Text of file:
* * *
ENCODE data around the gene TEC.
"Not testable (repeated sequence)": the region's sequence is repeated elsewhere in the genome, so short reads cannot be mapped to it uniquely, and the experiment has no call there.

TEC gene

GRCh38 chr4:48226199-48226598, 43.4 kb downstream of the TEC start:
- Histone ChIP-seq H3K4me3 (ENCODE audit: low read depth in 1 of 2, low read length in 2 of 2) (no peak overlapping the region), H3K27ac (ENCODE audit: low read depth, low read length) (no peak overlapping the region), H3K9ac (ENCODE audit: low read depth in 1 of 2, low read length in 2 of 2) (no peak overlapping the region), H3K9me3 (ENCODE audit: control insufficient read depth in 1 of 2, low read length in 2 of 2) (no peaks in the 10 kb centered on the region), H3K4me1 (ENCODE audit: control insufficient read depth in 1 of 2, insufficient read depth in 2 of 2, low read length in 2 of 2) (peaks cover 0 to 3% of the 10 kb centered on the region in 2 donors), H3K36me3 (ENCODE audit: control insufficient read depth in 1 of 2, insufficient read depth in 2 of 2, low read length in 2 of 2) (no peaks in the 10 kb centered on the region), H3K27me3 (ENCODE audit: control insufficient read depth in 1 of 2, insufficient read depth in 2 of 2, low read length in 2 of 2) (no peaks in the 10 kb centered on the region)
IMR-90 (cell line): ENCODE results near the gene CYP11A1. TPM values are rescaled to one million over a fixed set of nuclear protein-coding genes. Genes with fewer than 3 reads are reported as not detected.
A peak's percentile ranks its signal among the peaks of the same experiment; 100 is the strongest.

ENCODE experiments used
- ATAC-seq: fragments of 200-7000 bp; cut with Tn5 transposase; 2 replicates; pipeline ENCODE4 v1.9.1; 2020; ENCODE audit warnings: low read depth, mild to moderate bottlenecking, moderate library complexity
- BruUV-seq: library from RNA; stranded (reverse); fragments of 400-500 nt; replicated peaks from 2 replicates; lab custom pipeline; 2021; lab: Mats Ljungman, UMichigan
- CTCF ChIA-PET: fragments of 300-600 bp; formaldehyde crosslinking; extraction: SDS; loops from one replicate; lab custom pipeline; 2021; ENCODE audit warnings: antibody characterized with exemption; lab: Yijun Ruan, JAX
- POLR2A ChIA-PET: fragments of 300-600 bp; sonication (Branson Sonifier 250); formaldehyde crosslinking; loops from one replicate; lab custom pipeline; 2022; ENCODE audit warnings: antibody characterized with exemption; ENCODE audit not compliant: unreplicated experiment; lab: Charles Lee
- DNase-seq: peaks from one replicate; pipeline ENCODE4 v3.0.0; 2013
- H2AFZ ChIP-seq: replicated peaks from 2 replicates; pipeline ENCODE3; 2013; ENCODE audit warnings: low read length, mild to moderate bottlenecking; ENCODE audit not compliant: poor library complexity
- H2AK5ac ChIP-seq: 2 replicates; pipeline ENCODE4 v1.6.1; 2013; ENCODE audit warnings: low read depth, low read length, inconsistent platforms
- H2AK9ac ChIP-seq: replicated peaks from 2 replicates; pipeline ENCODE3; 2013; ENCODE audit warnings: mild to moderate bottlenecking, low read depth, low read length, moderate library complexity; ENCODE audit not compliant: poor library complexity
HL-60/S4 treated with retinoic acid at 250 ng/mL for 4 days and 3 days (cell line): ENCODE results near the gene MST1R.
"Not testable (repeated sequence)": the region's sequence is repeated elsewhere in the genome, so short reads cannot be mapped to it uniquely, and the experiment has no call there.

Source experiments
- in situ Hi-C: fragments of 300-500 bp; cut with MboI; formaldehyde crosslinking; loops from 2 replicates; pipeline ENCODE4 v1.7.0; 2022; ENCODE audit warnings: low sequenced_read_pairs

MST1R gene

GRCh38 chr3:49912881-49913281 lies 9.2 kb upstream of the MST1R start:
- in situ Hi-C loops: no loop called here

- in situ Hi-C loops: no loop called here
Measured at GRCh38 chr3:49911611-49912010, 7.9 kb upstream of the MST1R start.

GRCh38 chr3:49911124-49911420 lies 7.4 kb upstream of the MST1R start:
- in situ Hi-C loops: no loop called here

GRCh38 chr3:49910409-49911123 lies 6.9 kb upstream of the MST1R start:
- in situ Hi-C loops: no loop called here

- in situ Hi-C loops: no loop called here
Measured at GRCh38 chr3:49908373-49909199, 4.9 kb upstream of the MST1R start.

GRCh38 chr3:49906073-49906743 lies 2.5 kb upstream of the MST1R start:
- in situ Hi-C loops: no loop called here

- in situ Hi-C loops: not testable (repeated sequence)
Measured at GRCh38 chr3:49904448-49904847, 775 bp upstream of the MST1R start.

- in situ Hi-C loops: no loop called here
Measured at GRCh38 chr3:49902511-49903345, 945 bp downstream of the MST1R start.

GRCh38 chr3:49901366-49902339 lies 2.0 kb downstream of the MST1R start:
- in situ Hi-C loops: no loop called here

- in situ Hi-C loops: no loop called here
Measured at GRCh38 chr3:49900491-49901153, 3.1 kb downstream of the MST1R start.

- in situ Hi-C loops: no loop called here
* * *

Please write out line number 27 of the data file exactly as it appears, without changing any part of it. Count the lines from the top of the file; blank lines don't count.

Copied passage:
- in situ Hi-C loops: no loop called here